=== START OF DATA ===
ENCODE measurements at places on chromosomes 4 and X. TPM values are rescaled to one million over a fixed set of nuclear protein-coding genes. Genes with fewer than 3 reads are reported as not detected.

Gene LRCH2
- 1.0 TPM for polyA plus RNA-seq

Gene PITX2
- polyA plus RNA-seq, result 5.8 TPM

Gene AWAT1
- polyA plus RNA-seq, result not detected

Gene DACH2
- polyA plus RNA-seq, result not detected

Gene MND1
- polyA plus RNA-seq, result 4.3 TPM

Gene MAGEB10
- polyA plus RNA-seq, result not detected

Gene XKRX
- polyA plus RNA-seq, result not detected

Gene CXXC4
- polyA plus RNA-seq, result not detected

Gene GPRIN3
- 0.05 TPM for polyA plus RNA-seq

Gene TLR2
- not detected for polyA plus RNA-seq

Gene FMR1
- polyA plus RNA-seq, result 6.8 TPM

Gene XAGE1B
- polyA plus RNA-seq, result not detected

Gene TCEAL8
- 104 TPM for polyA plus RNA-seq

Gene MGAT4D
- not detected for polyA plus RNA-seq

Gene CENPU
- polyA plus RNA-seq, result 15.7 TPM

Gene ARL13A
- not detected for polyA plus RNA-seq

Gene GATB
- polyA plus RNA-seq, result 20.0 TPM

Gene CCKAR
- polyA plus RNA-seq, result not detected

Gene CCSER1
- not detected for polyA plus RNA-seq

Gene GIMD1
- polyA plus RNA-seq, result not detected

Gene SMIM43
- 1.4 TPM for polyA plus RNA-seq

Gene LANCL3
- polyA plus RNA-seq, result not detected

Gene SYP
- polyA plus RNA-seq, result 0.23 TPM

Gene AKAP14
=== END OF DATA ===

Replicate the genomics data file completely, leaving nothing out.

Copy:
ENCODE measurements at places on chromosomes 4 and X. TPM values are rescaled to one million over a fixed set of nuclear protein-coding genes. Genes with fewer than 3 reads are reported as not detected.

Gene LRCH2
- 1.0 TPM for polyA plus RNA-seq

Gene PITX2
- polyA plus RNA-seq, result 5.8 TPM

Gene AWAT1
- polyA plus RNA-seq, result not detected

Gene DACH2
- polyA plus RNA-seq, result not detected

Gene MND1
- polyA plus RNA-seq, result 4.3 TPM

Gene MAGEB10
- polyA plus RNA-seq, result not detected

Gene XKRX
- polyA plus RNA-seq, result not detected

Gene CXXC4
- polyA plus RNA-seq, result not detected

Gene GPRIN3
- 0.05 TPM for polyA plus RNA-seq

Gene TLR2
- not detected for polyA plus RNA-seq

Gene FMR1
- polyA plus RNA-seq, result 6.8 TPM

Gene XAGE1B
- polyA plus RNA-seq, result not detected

Gene TCEAL8
- 104 TPM for polyA plus RNA-seq

Gene MGAT4D
- not detected for polyA plus RNA-seq

Gene CENPU
- polyA plus RNA-seq, result 15.7 TPM

Gene ARL13A
- not detected for polyA plus RNA-seq

Gene GATB
- polyA plus RNA-seq, result 20.0 TPM

Gene CCKAR
- polyA plus RNA-seq, result not detected

Gene CCSER1
- not detected for polyA plus RNA-seq

Gene GIMD1
- polyA plus RNA-seq, result not detected

Gene SMIM43
- 1.4 TPM for polyA plus RNA-seq

Gene LANCL3
- polyA plus RNA-seq, result not detected

Gene SYP
- polyA plus RNA-seq, result 0.23 TPM

Gene AKAP14